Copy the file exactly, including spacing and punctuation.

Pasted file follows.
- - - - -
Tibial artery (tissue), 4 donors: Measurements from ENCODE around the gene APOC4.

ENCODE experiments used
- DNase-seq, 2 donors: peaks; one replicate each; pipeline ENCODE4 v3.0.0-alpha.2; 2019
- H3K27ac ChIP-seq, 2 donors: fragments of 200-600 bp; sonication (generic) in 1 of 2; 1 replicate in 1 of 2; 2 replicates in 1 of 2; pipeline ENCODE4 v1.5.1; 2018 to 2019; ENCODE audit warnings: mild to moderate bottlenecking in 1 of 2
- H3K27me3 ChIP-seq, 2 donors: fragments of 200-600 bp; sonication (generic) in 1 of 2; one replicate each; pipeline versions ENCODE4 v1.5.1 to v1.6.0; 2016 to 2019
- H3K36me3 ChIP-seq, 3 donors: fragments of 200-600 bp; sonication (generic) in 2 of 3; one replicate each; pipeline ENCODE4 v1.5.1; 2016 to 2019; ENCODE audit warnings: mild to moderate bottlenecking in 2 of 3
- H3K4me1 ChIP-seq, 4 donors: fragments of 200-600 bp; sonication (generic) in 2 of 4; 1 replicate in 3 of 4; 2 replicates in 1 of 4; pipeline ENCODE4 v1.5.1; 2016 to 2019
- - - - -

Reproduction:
Tibial artery (tissue), 4 donors: Measurements from ENCODE around the gene APOC4.

ENCODE experiments used
- DNase-seq, 2 donors: peaks; one replicate each; pipeline ENCODE4 v3.0.0-alpha.2; 2019
- H3K27ac ChIP-seq, 2 donors: fragments of 200-600 bp; sonication (generic) in 1 of 2; 1 replicate in 1 of 2; 2 replicates in 1 of 2; pipeline ENCODE4 v1.5.1; 2018 to 2019; ENCODE audit warnings: mild to moderate bottlenecking in 1 of 2
- H3K27me3 ChIP-seq, 2 donors: fragments of 200-600 bp; sonication (generic) in 1 of 2; one replicate each; pipeline versions ENCODE4 v1.5.1 to v1.6.0; 2016 to 2019
- H3K36me3 ChIP-seq, 3 donors: fragments of 200-600 bp; sonication (generic) in 2 of 3; one replicate each; pipeline ENCODE4 v1.5.1; 2016 to 2019; ENCODE audit warnings: mild to moderate bottlenecking in 2 of 3
- H3K4me1 ChIP-seq, 4 donors: fragments of 200-600 bp; sonication (generic) in 2 of 4; 1 replicate in 3 of 4; 2 replicates in 1 of 4; pipeline ENCODE4 v1.5.1; 2016 to 2019